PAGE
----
of a National Security Letter for a records search, which before
9/11 could be used only very narrowly. Now the FBI can issue the
letter without judicial or third-party oversight. (In April 2004
the ACLU filed suit in the U.S. District Court in New York, challenging
Section 505’s constitutionality. It was ruled unconstitutional
but is currently on appeal in the U.S. Court of Appeals Second Circuit.) 


In 1978 the U.S. Congress passed legislation to counter the infamous
COINTELPRO, an FBI domestic spy program that preyed on peace groups
and civil rights organizations during the 1960s and 1970s. Led by
Sen. Frank Church (D-ID), this legislation prohibited domestic surveillance
without a criminal investigation. Under the USA PATRIOT Act, however,
the DOJ allows agents to infiltrate and spy on people in protest
groups, mosques, churches, and synagogues (as illustrated with the
Fresno, California peace group in Michael Moore’s film,

Fahrenheit
911

). The new rules for the Federal Bureau of Prisons also allow
the monitoring of attorney-client discussions in national security
cases. 


The most controversial part of the USA PATRIOT Act is Section 215,
which has to do with search warrants. The FBI may gather information
on citizens and non-citizens without probable cause using warrants
issued by special federal courts created under the Foreign Intelligence
Surveillance Act (FISA). FISA was a compromise that allowed the
FBI to carry out counter-intelligence programs to target terrorists
and spies. FISA, as amended by the PATRIOT Act, lowers the threshold
of what the FBI shows to the courts and allows for the search of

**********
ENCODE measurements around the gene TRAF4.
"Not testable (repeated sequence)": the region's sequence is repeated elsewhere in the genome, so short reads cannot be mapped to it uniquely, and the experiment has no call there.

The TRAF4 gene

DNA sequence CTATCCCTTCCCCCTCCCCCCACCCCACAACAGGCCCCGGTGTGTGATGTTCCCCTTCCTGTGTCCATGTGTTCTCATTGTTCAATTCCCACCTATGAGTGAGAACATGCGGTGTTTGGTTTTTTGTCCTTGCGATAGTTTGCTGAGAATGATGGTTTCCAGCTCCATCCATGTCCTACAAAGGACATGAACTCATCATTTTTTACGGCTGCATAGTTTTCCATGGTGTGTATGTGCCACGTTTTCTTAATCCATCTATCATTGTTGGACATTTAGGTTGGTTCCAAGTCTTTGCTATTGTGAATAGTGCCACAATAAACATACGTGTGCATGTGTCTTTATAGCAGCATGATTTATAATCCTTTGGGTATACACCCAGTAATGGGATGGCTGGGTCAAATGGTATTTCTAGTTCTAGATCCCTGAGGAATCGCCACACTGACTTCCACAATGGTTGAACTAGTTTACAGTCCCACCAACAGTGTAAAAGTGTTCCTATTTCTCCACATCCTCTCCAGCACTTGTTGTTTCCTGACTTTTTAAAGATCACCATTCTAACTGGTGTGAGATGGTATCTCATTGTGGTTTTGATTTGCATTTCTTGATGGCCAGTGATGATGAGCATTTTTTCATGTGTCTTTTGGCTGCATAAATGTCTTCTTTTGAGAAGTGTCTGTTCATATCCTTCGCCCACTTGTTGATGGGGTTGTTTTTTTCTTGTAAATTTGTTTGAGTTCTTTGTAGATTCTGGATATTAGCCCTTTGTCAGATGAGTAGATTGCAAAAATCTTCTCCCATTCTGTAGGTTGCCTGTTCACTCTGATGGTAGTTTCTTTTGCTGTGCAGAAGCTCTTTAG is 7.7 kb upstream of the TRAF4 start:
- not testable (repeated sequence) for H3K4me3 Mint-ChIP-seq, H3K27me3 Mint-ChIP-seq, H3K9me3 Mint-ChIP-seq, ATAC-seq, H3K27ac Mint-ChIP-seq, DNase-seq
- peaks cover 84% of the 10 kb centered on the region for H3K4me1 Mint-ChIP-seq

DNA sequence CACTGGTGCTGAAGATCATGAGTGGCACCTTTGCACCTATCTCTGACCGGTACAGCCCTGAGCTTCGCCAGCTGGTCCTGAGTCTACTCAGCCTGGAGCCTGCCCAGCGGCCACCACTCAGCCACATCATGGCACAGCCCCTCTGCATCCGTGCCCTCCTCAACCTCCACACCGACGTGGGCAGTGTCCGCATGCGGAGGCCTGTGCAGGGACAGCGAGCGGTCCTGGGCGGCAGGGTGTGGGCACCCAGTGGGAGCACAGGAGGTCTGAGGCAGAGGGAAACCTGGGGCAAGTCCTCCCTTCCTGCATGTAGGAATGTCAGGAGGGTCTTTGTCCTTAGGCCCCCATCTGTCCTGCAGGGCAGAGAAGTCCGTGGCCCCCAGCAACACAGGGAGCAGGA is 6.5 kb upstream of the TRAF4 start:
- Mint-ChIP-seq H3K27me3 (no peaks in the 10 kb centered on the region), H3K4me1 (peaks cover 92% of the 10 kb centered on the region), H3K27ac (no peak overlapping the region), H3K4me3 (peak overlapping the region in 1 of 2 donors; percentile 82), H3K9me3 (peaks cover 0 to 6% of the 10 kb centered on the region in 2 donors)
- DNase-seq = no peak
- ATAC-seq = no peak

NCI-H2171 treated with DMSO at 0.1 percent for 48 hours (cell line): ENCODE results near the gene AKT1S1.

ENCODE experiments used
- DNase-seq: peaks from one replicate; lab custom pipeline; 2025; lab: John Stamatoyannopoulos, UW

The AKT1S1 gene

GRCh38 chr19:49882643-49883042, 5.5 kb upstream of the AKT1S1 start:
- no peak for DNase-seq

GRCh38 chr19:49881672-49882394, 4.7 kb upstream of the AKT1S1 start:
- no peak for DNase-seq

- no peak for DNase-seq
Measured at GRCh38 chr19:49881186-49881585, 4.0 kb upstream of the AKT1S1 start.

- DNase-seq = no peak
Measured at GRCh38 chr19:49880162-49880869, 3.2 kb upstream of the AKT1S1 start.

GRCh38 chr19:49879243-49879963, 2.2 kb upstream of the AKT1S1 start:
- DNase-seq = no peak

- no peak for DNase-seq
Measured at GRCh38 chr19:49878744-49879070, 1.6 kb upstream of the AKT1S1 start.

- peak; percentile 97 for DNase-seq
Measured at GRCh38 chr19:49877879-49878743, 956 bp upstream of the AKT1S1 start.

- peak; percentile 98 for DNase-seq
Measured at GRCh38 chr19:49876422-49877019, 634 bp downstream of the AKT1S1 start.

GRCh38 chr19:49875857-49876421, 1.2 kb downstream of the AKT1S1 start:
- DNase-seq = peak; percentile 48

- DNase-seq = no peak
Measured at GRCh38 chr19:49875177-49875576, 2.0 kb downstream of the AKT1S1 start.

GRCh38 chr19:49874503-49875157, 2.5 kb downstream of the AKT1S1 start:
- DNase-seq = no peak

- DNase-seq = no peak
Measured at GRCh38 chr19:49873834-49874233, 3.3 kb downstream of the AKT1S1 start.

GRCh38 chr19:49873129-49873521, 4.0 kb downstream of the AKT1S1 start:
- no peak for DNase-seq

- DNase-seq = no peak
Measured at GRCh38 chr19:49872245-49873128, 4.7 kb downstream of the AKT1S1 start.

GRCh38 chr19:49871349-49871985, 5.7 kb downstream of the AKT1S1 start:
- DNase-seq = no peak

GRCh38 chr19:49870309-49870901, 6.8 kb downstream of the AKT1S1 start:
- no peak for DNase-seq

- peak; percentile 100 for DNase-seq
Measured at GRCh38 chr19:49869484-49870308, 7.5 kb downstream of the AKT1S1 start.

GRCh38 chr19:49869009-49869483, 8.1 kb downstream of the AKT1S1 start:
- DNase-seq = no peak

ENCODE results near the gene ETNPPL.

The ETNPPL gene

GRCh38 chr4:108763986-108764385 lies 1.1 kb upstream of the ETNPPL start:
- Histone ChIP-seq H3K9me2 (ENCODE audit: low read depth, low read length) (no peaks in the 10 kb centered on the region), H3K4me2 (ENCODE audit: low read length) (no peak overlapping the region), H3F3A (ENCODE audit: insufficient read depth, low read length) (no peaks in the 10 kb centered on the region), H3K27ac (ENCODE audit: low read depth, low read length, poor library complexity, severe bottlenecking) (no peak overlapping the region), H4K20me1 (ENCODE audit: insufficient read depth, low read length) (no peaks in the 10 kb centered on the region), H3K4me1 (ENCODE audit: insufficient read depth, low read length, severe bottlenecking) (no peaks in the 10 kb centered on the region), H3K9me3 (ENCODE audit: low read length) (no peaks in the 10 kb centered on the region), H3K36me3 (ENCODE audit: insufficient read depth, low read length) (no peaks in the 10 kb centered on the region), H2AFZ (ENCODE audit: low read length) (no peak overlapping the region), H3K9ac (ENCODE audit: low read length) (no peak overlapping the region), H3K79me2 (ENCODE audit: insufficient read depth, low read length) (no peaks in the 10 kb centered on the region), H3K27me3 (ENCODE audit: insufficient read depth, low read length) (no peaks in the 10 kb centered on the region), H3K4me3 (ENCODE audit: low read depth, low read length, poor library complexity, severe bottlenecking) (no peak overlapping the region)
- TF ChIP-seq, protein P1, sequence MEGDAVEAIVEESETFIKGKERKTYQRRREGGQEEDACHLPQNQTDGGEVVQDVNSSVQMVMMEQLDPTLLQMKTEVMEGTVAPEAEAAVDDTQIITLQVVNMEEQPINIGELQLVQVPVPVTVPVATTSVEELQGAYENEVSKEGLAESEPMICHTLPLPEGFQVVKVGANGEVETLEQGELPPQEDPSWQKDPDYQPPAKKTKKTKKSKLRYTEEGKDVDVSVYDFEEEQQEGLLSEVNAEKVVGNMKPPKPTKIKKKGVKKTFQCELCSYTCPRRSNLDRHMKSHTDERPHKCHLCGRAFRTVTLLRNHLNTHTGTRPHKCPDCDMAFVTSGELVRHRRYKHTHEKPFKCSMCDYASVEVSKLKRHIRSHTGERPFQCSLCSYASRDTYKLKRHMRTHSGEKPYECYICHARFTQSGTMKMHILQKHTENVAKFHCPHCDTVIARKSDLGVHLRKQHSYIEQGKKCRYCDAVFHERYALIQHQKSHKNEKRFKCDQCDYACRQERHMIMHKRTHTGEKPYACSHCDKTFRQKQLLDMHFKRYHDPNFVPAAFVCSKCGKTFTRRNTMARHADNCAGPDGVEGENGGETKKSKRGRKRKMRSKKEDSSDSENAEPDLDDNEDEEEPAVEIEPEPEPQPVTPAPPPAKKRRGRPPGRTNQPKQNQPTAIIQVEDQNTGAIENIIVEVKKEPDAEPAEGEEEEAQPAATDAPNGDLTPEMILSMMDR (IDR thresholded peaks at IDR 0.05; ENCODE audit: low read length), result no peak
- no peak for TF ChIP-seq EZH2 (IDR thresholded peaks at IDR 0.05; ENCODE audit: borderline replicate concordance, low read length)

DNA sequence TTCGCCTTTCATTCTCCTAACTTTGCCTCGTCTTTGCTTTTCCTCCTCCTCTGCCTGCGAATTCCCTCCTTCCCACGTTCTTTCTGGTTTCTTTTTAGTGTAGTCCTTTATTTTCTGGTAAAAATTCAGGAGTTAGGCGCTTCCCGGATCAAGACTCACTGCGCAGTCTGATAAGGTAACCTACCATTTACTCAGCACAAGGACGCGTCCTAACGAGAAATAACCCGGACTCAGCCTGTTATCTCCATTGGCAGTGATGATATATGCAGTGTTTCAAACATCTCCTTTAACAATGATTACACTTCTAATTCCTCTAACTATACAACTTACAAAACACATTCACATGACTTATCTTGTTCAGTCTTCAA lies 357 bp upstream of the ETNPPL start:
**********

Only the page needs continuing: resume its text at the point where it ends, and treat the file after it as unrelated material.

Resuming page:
any tangible thing for anybody, including records from a person’s
bank, library loans, and bookstore purchases. Nevertheless, obtaining
a FISA warrant still has to be for the collection of foreign intelligence,
not criminal law enforcement. 


Through FISA federal authorities can hold secret courts to hear
requests by the FBI for secret wiretaps and search warrants. No
other party is permitted to appear and the courts are closed. While
DOJ officials claim these activities are aimed only against international
terrorists for intelligence gathering purposes, U.S. citizens and
green card holders are not exempt from FISA surveillance under the
PATRIOT Act. In the past, when the FBI requested a secret search
warrant, the FISA court scrutinized it to verify that the primary
purpose for the search was related to the activities of foreign
governments or their agents. Now the FBI only has to certify that
a “significant” purpose of the search is in connection
with an investigation of foreign intelligence. At that point, the
court must issue the warrant. 


The PATRIOT Act also changes the definition of terrorism. Before
9/11 a $100 donation to an orphanage in Lebanon would go unheeded.
Now, it can be the basis for a charge of material support for terrorism.
If convicted, a person can be sentenced to 15 years in jail as a
terrorist. Because of this provision, over 5,000 Arab and Muslim
men in the United States have been questioned about their donations
to Middle East and Southeast Asian charities. Many have been held
without charges or access to an attorney. DOJ authorities have not
acknowledged who these men are nor where they are being held. When
Congress asked the DOJ for information about these men, it was rebuffed
because of national security concerns. Ashcroft designated such
matters as “special interests” and closed them off from
public scrutiny.  


In 2003 the government requested broader powers. However, due to
vast public outcry, the proposed Domestic Security Enhancement Act
of 2003 (PATRIOT Act II) was never introduced in Congress. Instead,
it was piece-mealed into a variety of other bills and, in some cases,
enacted as the Intelligence Act of 2004. 







Abuses Against Arabs and Muslims 



W

e’re in for some difficult
times,” said Saleh. “Many people are not aware of events
or the actions of our government that are tearing away at the fabric
of what makes America unique.” He listed some highlights of